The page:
Two hearts and a new start

Migrant stories

Reuniting in New Zealand gave long-distance sweethearts Gabriel Morales and Carla Garcia the chance to realise their dreams.

 

When Gabriel Morales and Carla Garcia decided they wanted to live together, they chose to begin their dream in New Zealand.

Gabriel, from Brazil, and Carla, from Argentina, have been friends since they met on a beach in Brazil in 2001 – though they lived in different countries. In 2005 Gabriel decided to move from the United States.

“I was living in Los Angeles, a very busy place, and I felt that I needed space, like I need to be in nature,” he says. A friend told him about New Zealand, so Gabriel used the internet for research and talked to people who had lived here. The feedback was excellent, so he “decided to give it a shot” and moved in 2005.

Because his English “was not the greatest back then”, Gabriel retrained and used his new qualification to help him immigrate. In Brazil he graduated as a massage therapist. He then came here on a working holiday visa and got a job at Queen Elizabeth Hospital (now QE Health) in Rotorua. The hospital sponsored him for a work visa, and now he’s a citizen.

Carla had lived in Spain from 2005 to 2012, and the couple’s long-distance relationship began in 2011 when Gabriel visited Europe. After several months, she decided to come to New Zealand.

“It was one of the most important decisions for me because I already had a life developed in Spain. I had my own business and friends,” Carla says.

She arrived in 2012 on a visitor’s visa and applied for a partnership visa soon after. When that was granted, she didn’t even go back to Spain to pack up her life there. “I said goodbye to my friends via Skype and emails. It was a very big surprise for everyone,” she says.

Meanwhile, Gabriel was ready for another change. After going to police college in 2012, he began working for New Zealand Police as an authorised officer. This isn’t a front-line job – Gabriel works in custodial management, processing new arrests and escorting prisoners around Rotorua.

He says it’s a challenging job. “You work with people who have lost their freedom and are going through a very stressful situation. But at the same time it is a very rewarding job because we prevent crime and keep people safe. I feel that my contribution does count.”

Carla faced her own challenges while settling in, especially speaking English in everyday life. To meet new people and contribute to the community, she worked as a relief teacher in a day-care centre and also volunteered for Rotorua Hospice as a graphic designer.

“It was one of the best experiences I ever had. I created a campaign to help people who really need help,” Carla explains. That graphic design work also led to paid freelance work.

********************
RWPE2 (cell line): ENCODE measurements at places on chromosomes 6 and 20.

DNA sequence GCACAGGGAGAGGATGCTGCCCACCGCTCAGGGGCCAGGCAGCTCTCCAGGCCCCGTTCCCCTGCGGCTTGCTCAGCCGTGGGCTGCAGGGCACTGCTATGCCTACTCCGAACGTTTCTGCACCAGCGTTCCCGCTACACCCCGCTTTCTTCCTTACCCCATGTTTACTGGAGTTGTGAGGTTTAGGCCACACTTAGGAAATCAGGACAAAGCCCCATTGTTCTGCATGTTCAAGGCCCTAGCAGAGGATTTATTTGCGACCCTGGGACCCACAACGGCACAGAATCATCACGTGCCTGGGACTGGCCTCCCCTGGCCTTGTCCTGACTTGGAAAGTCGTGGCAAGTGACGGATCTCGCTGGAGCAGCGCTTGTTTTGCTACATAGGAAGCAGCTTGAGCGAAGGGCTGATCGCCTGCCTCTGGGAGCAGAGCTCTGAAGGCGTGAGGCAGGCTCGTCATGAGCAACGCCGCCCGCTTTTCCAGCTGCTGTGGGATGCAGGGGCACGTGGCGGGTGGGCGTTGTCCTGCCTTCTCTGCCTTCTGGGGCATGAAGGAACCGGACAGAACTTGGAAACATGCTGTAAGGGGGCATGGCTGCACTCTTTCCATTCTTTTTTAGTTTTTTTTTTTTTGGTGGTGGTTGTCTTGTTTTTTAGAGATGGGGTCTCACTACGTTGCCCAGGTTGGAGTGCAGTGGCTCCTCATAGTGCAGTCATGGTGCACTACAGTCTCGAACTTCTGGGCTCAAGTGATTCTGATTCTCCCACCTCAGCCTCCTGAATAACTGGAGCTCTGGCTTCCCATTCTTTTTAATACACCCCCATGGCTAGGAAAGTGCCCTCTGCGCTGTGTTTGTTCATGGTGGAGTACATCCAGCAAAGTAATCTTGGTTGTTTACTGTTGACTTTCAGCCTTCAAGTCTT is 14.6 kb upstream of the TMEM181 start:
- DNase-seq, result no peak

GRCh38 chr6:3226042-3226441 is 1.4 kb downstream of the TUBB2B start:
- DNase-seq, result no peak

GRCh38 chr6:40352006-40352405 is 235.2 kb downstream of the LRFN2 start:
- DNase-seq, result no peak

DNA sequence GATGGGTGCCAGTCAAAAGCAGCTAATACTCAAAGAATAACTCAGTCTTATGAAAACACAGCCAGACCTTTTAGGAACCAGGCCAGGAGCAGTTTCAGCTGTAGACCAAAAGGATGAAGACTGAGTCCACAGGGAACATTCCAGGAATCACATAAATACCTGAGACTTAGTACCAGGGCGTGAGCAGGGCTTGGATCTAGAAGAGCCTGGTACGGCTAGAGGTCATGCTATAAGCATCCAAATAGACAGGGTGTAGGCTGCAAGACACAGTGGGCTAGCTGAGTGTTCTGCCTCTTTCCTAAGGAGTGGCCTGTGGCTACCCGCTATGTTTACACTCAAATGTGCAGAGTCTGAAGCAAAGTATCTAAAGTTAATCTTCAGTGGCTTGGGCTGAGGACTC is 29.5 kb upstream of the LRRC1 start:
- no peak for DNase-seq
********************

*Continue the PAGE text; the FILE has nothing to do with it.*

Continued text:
Gabriel also decided to realise a long-held dream and set up a sports management company. He and Carla run Toro Sports Management, representing rugby players and clubs in New Zealand and overseas, and bringing South American players here to learn new skills and become professional.

Gabriel’s father managed football players in South America and Europe, so Gabriel learned about the industry by working with him in the 1990s. He also studied basic commercial law through the Open Polytechnic, to learn about contracts.

While setting up the business, “I worked 40 hours a week with the police and another 15 hours with our business, so it does put a lot of pressure on us. What does help is the fact that we have beautiful surroundings here, and it is quite easy to disconnect,” Gabriel says.

Gabriel still works 40 hours a week for the police, and Carla works part time on their business, using her advertising and marketing skills. She also works as a relief teacher at a local kindergarten.

They live in a large house alongside Whakarewarewa Forest, known as the Redwoods. “Houses are very affordable in Rotorua,” says Gabriel. Both enjoy many outdoor activities.

Carla also goes to hula fitness classes and meets up with friends, including a Spanish-speaking group she calls the “Latin Girls”. She became a resident in 2014, and is keen to open other offices for their business in the next five years.

Though Gabriel enjoyed living in Auckland when he first arrived here, he’s happy at the thought of staying in Rotorua.

“Living in a small city like Rotorua, 80,000 people, you do miss the social activities that you find in a big city. I don’t think U2 would be coming to Rotorua any time soon!” he laughs. “But that’s not a major problem because we are only 2.5 hours from Auckland.”

For those thinking about moving here, Gabriel advises doing lots of research, and even travelling around the North and South islands to get a feel for which areas you like the most. “If you want to be in a safe environment and grow a family, or start a business, this place might be for you,” he says

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